The survey also reveals that Chinese companies were more active in Europe in 2016, registering 297 FDI projects (25% more than the previous year) and creating 7,919 jobs. Two-thirds of projects generated by Chinese companies were borne out of sales and marketing, followed by manufacturing and R&D investments projects – 52 and 22 respectively. This trend of outward investment was similarly experienced in Africa, which saw a dramatic increase of 106% in Chinese FDI projects leading China to become the third largest investor in the continent according to the recent EY Africa Attractiveness survey.

Cities retain appeal despite investor sentiment decline

Greater London ranks as the leading urban area by number of FDI projects in 2016 –accounting for 40% of FDI projects in the UK. This achievement would place Greater London in the fourth place ahead of Spain and Poland. Greater London is followed by Greater Paris with 270 FDI projects. This year’s survey also sees an increase in attraction from Germany’s Düsseldorf and Oberbayern (Munich) areas retained their third and fourth positions respectively, while Spain’s Cataluna (Barcelona) rose one position to fifth place, with year-on-year growth of 5%.

In terms of investor sentiment, London retained its position as the most attractive European city. However, its appeal markedly fell from 52% in 2015 to 32% in 2017. Paris and Berlin were ranked by investors as the second and third most appealing investment destinations – although their appeal has declined compared with the previous year in favor of other European cities, including Frankfurt, Munich and Amsterdam.

Sector breakdown

Software and business services sectors together accounted for a quarter of FDI projects last year, underpinning Europe’s digital transformation. Software was the biggest source of FDI into Europe in 2016, generating 780 projects – up 12%. Business services followed as the second most active sector for FDI with the number of projects soaring 47% in 2016. This was driven by strong activity in the UK, Germany, France and Spain. Ireland and The Netherlands also posted impressive growth of 343% and 133% respectively in business services FDI projects in 2016.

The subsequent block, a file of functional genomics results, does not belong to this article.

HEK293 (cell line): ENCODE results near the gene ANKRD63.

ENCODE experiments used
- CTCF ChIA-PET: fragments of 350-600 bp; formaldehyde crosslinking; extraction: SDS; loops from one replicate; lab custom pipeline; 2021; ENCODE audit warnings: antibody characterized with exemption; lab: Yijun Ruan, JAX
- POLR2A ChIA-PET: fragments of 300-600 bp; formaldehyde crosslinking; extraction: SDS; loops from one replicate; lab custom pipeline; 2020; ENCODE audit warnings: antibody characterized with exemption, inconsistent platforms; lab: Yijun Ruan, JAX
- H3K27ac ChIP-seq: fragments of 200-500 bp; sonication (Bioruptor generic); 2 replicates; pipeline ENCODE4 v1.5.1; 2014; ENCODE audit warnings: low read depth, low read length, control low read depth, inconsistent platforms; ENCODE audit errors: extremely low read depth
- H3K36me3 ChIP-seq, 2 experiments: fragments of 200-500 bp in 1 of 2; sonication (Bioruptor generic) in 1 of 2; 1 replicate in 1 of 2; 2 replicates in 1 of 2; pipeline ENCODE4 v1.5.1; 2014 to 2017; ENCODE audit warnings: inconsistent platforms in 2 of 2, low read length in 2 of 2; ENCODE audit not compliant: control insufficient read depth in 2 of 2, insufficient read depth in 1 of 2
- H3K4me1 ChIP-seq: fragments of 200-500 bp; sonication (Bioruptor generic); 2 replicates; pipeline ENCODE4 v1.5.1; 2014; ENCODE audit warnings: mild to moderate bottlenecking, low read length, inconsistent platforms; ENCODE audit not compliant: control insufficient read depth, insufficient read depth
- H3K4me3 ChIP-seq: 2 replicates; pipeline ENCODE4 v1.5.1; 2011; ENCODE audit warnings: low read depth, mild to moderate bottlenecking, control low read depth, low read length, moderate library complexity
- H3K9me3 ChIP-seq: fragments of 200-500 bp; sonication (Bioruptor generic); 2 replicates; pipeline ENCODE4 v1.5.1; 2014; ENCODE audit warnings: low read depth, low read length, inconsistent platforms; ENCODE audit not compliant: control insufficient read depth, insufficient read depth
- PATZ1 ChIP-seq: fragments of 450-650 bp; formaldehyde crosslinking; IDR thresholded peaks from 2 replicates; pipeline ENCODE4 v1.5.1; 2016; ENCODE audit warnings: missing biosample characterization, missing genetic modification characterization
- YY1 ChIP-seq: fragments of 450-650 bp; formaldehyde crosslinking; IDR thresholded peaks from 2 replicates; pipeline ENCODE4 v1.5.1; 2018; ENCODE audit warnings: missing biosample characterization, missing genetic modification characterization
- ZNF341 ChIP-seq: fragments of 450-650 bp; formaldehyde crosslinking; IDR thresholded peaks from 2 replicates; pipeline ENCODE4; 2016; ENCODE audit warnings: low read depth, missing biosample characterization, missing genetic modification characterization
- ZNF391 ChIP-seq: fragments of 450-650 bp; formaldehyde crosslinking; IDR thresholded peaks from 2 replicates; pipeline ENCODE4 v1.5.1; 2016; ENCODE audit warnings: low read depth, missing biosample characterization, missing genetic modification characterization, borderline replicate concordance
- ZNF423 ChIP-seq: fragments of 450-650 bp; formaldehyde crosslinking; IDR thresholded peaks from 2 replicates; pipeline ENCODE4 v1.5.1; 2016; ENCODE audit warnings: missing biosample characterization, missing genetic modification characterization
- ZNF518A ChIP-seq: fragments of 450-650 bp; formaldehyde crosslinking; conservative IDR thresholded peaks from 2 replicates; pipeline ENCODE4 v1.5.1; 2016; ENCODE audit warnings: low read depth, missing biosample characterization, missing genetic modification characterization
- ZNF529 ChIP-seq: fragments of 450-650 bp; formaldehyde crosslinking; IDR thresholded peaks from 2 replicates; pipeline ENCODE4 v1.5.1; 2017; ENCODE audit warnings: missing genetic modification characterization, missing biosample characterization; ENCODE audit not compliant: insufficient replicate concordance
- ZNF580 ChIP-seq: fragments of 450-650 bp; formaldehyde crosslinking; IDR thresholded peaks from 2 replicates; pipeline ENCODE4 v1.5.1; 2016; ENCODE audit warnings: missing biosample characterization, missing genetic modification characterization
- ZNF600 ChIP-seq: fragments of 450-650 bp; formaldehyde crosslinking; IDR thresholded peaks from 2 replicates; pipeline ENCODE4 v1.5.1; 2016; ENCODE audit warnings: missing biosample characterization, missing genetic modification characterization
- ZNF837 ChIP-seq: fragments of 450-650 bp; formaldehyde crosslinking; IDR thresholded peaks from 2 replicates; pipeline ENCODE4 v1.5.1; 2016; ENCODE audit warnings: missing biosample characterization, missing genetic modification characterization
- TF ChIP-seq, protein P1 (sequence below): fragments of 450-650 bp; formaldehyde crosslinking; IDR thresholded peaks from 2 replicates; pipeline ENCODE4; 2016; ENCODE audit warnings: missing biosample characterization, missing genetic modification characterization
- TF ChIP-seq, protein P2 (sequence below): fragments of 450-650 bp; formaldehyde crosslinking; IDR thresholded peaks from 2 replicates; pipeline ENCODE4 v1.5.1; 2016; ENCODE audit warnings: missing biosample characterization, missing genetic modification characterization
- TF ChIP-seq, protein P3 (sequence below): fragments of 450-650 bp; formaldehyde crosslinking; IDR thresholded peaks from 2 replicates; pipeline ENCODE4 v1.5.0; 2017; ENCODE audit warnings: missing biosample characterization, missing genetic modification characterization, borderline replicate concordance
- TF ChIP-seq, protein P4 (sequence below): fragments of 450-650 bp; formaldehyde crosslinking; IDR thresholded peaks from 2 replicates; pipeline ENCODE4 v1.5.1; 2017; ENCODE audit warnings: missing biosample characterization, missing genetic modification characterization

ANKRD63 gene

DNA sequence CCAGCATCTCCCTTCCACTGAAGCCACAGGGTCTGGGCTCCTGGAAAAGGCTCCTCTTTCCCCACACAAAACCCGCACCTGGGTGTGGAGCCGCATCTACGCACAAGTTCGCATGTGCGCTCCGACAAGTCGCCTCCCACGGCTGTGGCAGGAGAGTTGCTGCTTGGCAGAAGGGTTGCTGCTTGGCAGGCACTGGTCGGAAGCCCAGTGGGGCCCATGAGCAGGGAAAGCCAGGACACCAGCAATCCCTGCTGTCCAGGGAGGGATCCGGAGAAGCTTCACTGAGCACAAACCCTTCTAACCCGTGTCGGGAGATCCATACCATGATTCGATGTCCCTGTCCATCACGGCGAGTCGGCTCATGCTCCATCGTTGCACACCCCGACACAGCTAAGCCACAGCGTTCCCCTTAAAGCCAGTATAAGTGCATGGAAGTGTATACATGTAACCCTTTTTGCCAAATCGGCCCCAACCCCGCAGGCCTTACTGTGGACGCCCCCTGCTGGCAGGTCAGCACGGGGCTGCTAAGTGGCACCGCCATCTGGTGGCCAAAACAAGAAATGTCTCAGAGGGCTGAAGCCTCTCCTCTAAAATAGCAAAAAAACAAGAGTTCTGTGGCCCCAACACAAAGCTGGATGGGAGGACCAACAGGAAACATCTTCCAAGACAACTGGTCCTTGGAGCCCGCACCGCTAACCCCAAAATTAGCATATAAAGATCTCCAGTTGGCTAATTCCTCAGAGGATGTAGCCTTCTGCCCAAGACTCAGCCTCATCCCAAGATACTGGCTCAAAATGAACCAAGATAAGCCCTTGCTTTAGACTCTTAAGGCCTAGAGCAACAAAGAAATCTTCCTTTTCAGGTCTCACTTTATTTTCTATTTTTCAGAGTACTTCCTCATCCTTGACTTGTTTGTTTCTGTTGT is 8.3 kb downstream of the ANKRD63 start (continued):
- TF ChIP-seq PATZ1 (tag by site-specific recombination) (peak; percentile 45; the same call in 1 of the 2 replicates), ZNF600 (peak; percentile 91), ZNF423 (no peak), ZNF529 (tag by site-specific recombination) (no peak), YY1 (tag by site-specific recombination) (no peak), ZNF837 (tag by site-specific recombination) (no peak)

Europe’s manufacturing sector, which accounted for 29% of FDI projects (1,455) and 53% of FDI jobs in 2015, attracted 1,538 FDI projects in 2016 – up 6% year-on-year. The survey also sees the CEE region increasingly positioning itself as the continent’s “workshop.” In 2016, CEE secured 755 projects, a 15% increase and an overall share of 49% of European manufacturing FDI projects – up from 45% in 2015.

Sales and marketing activities made up 46% of all FDI projects in 2016, up from 41% in 2015. Notably, companies originating FDI projects outside of Europe accounted for 45% of sales and marketing FDI projects.

Looking ahead: the future of Europe rests upon talent and innovation

When asked about the likely impact of Brexit on their operations, 80% of investors established in Europe said they have no plans to change or relocate; however, they highlighted concerns around possible tax, administrative and regulatory consequences. Notwithstanding uncertainty around the current geopolitical climate, 65% of investors interviewed are confident about the future of the European Union. Data show that the free movement of goods, services, capital and labor across the EU’s 28 Member States is still providing a fairly attractive environment in which business is thriving, adapting and investing – creating jobs and profits.

Education and the urgency to improve skills in Europe emerged as investors’ most important motive in investing in the region (37%, up from 29% in 2015), followed by the need to support high-tech and innovation (34%).

Baldwin concludes: “Businesses and policymakers need to build on Europe’s strong position and further develop its attraction around software, business services and talent. To foster Europe’s digital future and our own tech giants, we need to see a continued focus on the creation of a digital single market; to connect and support the various tech ecosystems; and see more investment in education and skills, particularly around STEM subjects.”